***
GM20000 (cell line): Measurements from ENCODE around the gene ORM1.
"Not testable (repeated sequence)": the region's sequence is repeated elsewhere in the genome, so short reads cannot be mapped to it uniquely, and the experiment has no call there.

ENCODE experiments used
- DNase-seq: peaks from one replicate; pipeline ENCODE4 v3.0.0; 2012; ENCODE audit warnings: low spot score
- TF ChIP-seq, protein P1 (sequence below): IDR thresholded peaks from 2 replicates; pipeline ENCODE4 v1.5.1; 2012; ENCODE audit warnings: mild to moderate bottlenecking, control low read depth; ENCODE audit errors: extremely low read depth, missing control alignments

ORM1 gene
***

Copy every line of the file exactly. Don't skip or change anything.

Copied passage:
GM20000 (cell line): Measurements from ENCODE around the gene ORM1.
"Not testable (repeated sequence)": the region's sequence is repeated elsewhere in the genome, so short reads cannot be mapped to it uniquely, and the experiment has no call there.

ENCODE experiments used
- DNase-seq: peaks from one replicate; pipeline ENCODE4 v3.0.0; 2012; ENCODE audit warnings: low spot score
- TF ChIP-seq, protein P1 (sequence below): IDR thresholded peaks from 2 replicates; pipeline ENCODE4 v1.5.1; 2012; ENCODE audit warnings: mild to moderate bottlenecking, control low read depth; ENCODE audit errors: extremely low read depth, missing control alignments

ORM1 gene